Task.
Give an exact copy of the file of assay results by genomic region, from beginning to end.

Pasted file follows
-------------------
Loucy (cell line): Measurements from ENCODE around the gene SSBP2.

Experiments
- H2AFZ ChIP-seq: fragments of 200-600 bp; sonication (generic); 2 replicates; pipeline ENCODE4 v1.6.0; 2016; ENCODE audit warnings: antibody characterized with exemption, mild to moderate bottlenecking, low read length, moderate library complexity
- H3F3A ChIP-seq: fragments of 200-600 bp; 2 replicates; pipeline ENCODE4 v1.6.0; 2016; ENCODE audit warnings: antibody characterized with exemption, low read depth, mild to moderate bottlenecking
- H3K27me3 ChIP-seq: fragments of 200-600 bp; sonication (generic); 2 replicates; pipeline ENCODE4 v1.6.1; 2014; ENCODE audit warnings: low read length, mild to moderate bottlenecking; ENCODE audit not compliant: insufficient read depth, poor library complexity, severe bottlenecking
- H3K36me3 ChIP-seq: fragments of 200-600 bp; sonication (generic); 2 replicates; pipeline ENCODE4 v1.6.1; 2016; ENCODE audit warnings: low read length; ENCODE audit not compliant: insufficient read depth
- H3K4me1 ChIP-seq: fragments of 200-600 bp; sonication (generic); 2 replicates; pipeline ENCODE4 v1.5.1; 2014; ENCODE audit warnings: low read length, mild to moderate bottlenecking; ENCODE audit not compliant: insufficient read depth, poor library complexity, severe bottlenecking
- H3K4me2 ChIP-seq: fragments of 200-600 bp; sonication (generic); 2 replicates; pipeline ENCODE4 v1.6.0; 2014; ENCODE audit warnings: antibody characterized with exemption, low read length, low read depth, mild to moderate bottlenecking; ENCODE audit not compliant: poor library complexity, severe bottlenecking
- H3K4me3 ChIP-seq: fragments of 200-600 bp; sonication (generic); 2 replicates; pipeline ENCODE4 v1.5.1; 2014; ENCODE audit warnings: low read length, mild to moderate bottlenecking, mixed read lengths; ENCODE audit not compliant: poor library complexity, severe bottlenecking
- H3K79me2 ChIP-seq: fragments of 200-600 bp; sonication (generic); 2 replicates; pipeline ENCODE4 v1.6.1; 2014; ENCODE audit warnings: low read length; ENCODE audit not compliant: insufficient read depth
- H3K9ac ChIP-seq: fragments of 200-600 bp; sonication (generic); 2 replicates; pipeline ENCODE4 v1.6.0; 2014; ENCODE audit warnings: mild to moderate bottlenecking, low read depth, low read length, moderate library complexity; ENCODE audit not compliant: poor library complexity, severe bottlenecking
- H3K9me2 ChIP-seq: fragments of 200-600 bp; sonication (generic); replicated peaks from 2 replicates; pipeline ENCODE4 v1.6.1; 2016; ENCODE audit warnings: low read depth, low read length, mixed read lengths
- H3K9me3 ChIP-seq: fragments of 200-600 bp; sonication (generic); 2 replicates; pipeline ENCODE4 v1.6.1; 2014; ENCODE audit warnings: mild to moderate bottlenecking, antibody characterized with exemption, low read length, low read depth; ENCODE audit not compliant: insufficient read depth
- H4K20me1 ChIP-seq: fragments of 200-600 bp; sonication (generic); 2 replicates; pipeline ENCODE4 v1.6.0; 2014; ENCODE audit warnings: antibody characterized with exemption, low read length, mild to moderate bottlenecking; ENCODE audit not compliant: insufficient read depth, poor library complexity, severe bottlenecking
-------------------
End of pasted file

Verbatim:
Loucy (cell line): Measurements from ENCODE around the gene SSBP2.

Experiments
- H2AFZ ChIP-seq: fragments of 200-600 bp; sonication (generic); 2 replicates; pipeline ENCODE4 v1.6.0; 2016; ENCODE audit warnings: antibody characterized with exemption, mild to moderate bottlenecking, low read length, moderate library complexity
- H3F3A ChIP-seq: fragments of 200-600 bp; 2 replicates; pipeline ENCODE4 v1.6.0; 2016; ENCODE audit warnings: antibody characterized with exemption, low read depth, mild to moderate bottlenecking
- H3K27me3 ChIP-seq: fragments of 200-600 bp; sonication (generic); 2 replicates; pipeline ENCODE4 v1.6.1; 2014; ENCODE audit warnings: low read length, mild to moderate bottlenecking; ENCODE audit not compliant: insufficient read depth, poor library complexity, severe bottlenecking
- H3K36me3 ChIP-seq: fragments of 200-600 bp; sonication (generic); 2 replicates; pipeline ENCODE4 v1.6.1; 2016; ENCODE audit warnings: low read length; ENCODE audit not compliant: insufficient read depth
- H3K4me1 ChIP-seq: fragments of 200-600 bp; sonication (generic); 2 replicates; pipeline ENCODE4 v1.5.1; 2014; ENCODE audit warnings: low read length, mild to moderate bottlenecking; ENCODE audit not compliant: insufficient read depth, poor library complexity, severe bottlenecking
- H3K4me2 ChIP-seq: fragments of 200-600 bp; sonication (generic); 2 replicates; pipeline ENCODE4 v1.6.0; 2014; ENCODE audit warnings: antibody characterized with exemption, low read length, low read depth, mild to moderate bottlenecking; ENCODE audit not compliant: poor library complexity, severe bottlenecking
- H3K4me3 ChIP-seq: fragments of 200-600 bp; sonication (generic); 2 replicates; pipeline ENCODE4 v1.5.1; 2014; ENCODE audit warnings: low read length, mild to moderate bottlenecking, mixed read lengths; ENCODE audit not compliant: poor library complexity, severe bottlenecking
- H3K79me2 ChIP-seq: fragments of 200-600 bp; sonication (generic); 2 replicates; pipeline ENCODE4 v1.6.1; 2014; ENCODE audit warnings: low read length; ENCODE audit not compliant: insufficient read depth
- H3K9ac ChIP-seq: fragments of 200-600 bp; sonication (generic); 2 replicates; pipeline ENCODE4 v1.6.0; 2014; ENCODE audit warnings: mild to moderate bottlenecking, low read depth, low read length, moderate library complexity; ENCODE audit not compliant: poor library complexity, severe bottlenecking
- H3K9me2 ChIP-seq: fragments of 200-600 bp; sonication (generic); replicated peaks from 2 replicates; pipeline ENCODE4 v1.6.1; 2016; ENCODE audit warnings: low read depth, low read length, mixed read lengths
- H3K9me3 ChIP-seq: fragments of 200-600 bp; sonication (generic); 2 replicates; pipeline ENCODE4 v1.6.1; 2014; ENCODE audit warnings: mild to moderate bottlenecking, antibody characterized with exemption, low read length, low read depth; ENCODE audit not compliant: insufficient read depth
- H4K20me1 ChIP-seq: fragments of 200-600 bp; sonication (generic); 2 replicates; pipeline ENCODE4 v1.6.0; 2014; ENCODE audit warnings: antibody characterized with exemption, low read length, mild to moderate bottlenecking; ENCODE audit not compliant: insufficient read depth, poor library complexity, severe bottlenecking